Telecom Operators Openly Condemn Int. Call Monitoring
The West African Telecommunications Conference (WATC) has issued a communiqué at its recent meeting in Dakar, Senegal, on November 25, 2010, describing government’s monitoring, levy and surcharges on incoming international calls as a breach of International Telecom Laws, the ECOWAS Treaty and the West African Union Treaty. It condemned the practice and called on all telecom operators in countries where the practice is ongoing, including Ghana, Guinea and Congo, not to cooperate with any company employed by their respective governments to monitor calls and impose surcharges and levies. “We recommend that operators in the sub-region should cease all commercial relationships with any firm implicated in the imposition of such a surcharge system,” it said. WATC said it would continue to fight against the imposition of any such system in the sub-region and support all telecom operators to do same. “We reaffirm our determination to pursue actions against the development of this practice and support operators subjected to this surcharge across our entire economic area,” it said. The Ghana Chamber of Telecommunications said they endorsed the position of the WATC. In Ghana, the government has imposed a 19 cent per minute charge on all incoming international calls and has employed Global Voices Group (GVG) to monitor those calls and ensure that government got its revenue. The telecom operators have resisted the move from day one, but government has insisted that some operators under-declare international call revenue, which affects government tax revenue. Government also insists that it has evidence that some telecom operators connive with fraudsters to use simboxes to do call bypass, which enables them to re-route incoming international calls through local SIM cards making those calls to terminate as though they were locally generated. Since Ghana government started monitoring and levying incoming international calls, it has generated not less than $15 million in taxes. Minister of Communications, Haruna Iddrisu has stated emphatically that nothing will stop government from monitoring incoming international calls to check fraud and generate revenue for the state. But the WATC’s communiqué, dubbed “Dakar Declaration – concerning government imposed surcharges on incoming international traffic,” condemned the allegation that operators made false declarations of traffic and were directly involved in the proliferation of simboxes. The communiqué said the practice ran counter to point seven of the communiqué issued by the ECOWAS ICT and Telecoms Ministers in Bamako on July 29, 2010, which enjoined member states to avoid levies and surcharges on incoming international calls. “This tax also runs counter to the trend of lowering settlement fees as per the recommendation of the International Telecoms Union (ITU)” of which Ghana’s Minister of Communications, Haruna Iddrisu is Chair. The communiqué said the taxes resulted in general increase in retail prices, to be suffered both by local consumers and those in the Diaspora, and thereby increased the digital divide. It said by significantly increasing the settlement fee, the practice caused an increase in fraud and reduction in incoming international calls, reduction in revenue and diminished fiscal receipts. The WATC, therefore, demanded that all countries which had imposed or proposed to impose such a system should reconsider their action in the interest of the citizenry and the sub-region. Meanwhile, following Senegal, Gabon, Cote d’Ivoire and Burkina Faso have also agreed to suspend the system in their countries.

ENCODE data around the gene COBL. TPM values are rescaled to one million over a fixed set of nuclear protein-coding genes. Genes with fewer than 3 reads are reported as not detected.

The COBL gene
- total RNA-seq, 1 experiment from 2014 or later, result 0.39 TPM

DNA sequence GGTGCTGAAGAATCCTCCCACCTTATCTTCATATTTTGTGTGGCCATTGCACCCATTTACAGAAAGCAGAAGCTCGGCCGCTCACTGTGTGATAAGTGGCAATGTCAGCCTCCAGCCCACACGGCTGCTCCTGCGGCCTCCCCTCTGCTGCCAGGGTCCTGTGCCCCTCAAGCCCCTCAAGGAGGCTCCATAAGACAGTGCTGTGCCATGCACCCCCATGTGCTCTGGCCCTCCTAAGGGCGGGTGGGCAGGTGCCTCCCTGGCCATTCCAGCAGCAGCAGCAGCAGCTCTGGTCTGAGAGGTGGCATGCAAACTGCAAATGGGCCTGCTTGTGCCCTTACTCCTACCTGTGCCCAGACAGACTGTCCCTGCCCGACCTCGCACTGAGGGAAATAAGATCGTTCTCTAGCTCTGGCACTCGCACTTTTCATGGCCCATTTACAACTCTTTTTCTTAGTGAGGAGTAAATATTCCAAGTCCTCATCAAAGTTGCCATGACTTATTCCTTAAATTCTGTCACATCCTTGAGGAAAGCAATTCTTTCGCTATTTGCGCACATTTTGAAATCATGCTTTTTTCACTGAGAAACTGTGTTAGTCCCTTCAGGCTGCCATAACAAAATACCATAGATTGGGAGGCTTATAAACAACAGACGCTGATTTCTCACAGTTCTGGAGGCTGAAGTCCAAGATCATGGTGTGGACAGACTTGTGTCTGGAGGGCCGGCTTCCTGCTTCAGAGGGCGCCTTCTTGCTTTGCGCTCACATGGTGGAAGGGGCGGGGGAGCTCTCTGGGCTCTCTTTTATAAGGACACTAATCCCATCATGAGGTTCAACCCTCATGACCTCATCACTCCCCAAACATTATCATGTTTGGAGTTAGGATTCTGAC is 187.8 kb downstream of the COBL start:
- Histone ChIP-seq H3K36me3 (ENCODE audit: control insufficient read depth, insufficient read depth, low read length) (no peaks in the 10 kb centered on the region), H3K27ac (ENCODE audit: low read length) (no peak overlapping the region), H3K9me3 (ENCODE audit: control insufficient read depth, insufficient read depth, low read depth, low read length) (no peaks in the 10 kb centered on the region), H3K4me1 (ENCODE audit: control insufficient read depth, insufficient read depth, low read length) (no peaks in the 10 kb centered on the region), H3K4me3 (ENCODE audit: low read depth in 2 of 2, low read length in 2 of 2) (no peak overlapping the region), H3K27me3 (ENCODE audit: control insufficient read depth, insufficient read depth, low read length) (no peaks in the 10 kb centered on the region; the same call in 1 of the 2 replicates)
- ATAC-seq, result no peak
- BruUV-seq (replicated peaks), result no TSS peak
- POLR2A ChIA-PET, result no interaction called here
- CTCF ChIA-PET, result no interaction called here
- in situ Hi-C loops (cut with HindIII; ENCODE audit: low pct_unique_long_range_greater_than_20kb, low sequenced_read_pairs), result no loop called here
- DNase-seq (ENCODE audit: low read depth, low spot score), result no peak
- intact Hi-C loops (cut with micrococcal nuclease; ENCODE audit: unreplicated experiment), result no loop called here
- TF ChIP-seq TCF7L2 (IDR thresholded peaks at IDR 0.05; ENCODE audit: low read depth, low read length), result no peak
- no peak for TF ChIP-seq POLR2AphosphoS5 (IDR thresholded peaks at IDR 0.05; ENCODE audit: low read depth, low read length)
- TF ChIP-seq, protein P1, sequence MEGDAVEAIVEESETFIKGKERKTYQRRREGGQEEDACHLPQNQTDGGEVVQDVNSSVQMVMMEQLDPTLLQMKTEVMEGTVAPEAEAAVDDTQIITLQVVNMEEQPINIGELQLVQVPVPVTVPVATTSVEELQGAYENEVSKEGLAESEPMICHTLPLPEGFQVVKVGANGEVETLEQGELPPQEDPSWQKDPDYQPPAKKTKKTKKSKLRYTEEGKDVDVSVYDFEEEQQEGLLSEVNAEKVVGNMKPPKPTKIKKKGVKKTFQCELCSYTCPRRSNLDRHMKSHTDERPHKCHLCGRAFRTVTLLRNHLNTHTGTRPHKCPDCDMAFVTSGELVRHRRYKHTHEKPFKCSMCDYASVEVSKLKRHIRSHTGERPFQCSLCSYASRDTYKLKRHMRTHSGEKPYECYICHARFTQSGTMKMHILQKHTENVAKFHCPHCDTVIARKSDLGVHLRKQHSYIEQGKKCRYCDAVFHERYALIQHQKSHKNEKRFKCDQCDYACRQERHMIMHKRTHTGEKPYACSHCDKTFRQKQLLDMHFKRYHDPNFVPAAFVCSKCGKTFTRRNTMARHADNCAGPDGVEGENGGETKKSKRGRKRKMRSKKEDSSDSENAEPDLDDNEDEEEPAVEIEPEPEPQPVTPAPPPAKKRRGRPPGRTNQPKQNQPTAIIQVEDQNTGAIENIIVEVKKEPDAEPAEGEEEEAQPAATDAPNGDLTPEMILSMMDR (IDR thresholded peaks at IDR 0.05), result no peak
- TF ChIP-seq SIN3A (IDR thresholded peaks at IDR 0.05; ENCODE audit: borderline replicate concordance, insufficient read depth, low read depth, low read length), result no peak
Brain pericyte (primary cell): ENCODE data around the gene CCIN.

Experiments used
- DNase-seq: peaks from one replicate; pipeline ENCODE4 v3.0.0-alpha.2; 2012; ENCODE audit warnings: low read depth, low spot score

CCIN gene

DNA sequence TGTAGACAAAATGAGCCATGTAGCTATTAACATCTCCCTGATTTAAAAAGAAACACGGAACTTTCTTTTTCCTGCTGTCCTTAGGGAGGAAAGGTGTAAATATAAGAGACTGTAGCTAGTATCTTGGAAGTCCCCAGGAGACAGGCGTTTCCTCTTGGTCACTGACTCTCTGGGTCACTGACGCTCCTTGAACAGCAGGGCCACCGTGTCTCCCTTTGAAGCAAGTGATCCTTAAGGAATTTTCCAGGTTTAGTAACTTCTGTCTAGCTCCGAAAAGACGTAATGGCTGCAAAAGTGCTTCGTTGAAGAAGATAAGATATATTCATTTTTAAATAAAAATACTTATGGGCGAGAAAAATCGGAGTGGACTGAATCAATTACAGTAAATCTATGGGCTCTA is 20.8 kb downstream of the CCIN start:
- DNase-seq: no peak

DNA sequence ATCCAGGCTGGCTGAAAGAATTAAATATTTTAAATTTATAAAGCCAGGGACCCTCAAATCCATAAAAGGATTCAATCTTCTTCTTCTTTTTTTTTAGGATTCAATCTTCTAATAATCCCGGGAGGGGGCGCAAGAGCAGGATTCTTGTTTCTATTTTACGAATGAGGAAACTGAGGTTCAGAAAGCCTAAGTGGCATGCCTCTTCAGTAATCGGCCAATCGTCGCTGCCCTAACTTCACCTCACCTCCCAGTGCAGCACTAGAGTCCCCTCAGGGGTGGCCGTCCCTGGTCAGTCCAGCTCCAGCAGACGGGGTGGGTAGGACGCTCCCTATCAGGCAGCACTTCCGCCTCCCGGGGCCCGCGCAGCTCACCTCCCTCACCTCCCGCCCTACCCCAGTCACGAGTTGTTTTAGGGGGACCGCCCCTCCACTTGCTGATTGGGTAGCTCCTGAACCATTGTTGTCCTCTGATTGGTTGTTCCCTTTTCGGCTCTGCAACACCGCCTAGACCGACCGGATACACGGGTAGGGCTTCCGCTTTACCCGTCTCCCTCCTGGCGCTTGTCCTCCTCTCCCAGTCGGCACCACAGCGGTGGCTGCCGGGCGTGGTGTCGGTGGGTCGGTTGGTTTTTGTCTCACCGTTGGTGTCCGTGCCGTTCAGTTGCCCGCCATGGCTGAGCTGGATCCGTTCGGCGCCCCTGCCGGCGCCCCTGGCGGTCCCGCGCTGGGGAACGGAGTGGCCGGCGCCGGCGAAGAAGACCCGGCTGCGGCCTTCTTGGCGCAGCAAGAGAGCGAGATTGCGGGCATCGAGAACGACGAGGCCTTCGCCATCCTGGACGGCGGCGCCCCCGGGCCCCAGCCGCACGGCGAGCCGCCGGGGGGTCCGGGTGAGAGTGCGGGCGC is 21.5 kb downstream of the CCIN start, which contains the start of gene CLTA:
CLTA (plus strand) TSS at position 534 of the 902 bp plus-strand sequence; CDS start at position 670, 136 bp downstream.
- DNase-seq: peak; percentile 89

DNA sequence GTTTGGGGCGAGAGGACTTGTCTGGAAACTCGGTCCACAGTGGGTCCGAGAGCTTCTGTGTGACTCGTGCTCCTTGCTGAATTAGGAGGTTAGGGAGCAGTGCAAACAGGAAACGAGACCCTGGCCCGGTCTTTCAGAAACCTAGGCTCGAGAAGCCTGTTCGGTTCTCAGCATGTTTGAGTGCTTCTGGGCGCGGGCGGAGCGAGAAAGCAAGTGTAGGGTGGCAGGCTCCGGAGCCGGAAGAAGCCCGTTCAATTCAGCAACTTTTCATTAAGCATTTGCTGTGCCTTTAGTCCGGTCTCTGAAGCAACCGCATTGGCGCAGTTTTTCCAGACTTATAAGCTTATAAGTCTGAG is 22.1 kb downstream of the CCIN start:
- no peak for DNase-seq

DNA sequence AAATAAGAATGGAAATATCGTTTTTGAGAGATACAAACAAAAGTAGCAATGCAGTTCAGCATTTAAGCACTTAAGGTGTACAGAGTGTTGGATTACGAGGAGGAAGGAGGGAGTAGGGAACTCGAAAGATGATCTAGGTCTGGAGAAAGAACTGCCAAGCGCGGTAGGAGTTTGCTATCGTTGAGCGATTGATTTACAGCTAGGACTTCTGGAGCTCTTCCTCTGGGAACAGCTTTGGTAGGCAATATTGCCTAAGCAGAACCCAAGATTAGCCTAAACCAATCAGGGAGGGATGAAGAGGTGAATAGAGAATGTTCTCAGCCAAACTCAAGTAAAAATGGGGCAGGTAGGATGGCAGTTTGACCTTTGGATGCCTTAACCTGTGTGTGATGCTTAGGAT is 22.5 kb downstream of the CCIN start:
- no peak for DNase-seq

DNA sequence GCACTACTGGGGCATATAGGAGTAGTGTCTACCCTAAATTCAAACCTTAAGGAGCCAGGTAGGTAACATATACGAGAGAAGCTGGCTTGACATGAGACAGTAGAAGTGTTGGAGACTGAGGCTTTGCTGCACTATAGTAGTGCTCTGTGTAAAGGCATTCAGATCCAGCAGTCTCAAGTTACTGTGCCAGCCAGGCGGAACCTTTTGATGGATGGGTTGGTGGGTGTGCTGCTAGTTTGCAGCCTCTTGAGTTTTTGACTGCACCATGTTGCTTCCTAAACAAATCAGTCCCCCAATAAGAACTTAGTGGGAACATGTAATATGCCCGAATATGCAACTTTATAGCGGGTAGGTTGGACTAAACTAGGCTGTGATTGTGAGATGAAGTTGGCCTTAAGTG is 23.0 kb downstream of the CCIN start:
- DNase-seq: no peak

Source: Ghana News Agency